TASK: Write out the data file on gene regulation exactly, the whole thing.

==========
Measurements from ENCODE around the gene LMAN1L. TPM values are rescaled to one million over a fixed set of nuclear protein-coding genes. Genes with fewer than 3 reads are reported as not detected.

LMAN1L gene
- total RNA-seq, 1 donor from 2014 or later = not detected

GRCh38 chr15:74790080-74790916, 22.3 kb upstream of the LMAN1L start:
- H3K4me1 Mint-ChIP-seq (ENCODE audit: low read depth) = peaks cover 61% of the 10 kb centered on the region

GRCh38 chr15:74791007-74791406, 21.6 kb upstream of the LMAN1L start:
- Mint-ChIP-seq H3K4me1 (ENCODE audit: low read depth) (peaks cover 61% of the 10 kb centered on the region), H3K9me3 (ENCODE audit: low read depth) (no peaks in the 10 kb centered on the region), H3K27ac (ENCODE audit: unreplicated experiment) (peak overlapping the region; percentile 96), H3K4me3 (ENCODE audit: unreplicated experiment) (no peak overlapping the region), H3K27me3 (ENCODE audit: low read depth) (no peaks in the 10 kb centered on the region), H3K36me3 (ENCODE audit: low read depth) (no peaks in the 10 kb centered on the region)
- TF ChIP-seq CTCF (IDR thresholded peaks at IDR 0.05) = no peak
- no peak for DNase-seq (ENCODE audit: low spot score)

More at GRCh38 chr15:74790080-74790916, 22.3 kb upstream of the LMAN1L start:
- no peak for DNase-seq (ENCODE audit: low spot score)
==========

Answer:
Measurements from ENCODE around the gene LMAN1L. TPM values are rescaled to one million over a fixed set of nuclear protein-coding genes. Genes with fewer than 3 reads are reported as not detected.

LMAN1L gene
- total RNA-seq, 1 donor from 2014 or later = not detected

GRCh38 chr15:74790080-74790916, 22.3 kb upstream of the LMAN1L start:
- H3K4me1 Mint-ChIP-seq (ENCODE audit: low read depth) = peaks cover 61% of the 10 kb centered on the region

GRCh38 chr15:74791007-74791406, 21.6 kb upstream of the LMAN1L start:
- Mint-ChIP-seq H3K4me1 (ENCODE audit: low read depth) (peaks cover 61% of the 10 kb centered on the region), H3K9me3 (ENCODE audit: low read depth) (no peaks in the 10 kb centered on the region), H3K27ac (ENCODE audit: unreplicated experiment) (peak overlapping the region; percentile 96), H3K4me3 (ENCODE audit: unreplicated experiment) (no peak overlapping the region), H3K27me3 (ENCODE audit: low read depth) (no peaks in the 10 kb centered on the region), H3K36me3 (ENCODE audit: low read depth) (no peaks in the 10 kb centered on the region)
- TF ChIP-seq CTCF (IDR thresholded peaks at IDR 0.05) = no peak
- no peak for DNase-seq (ENCODE audit: low spot score)

More at GRCh38 chr15:74790080-74790916, 22.3 kb upstream of the LMAN1L start:
- no peak for DNase-seq (ENCODE audit: low spot score)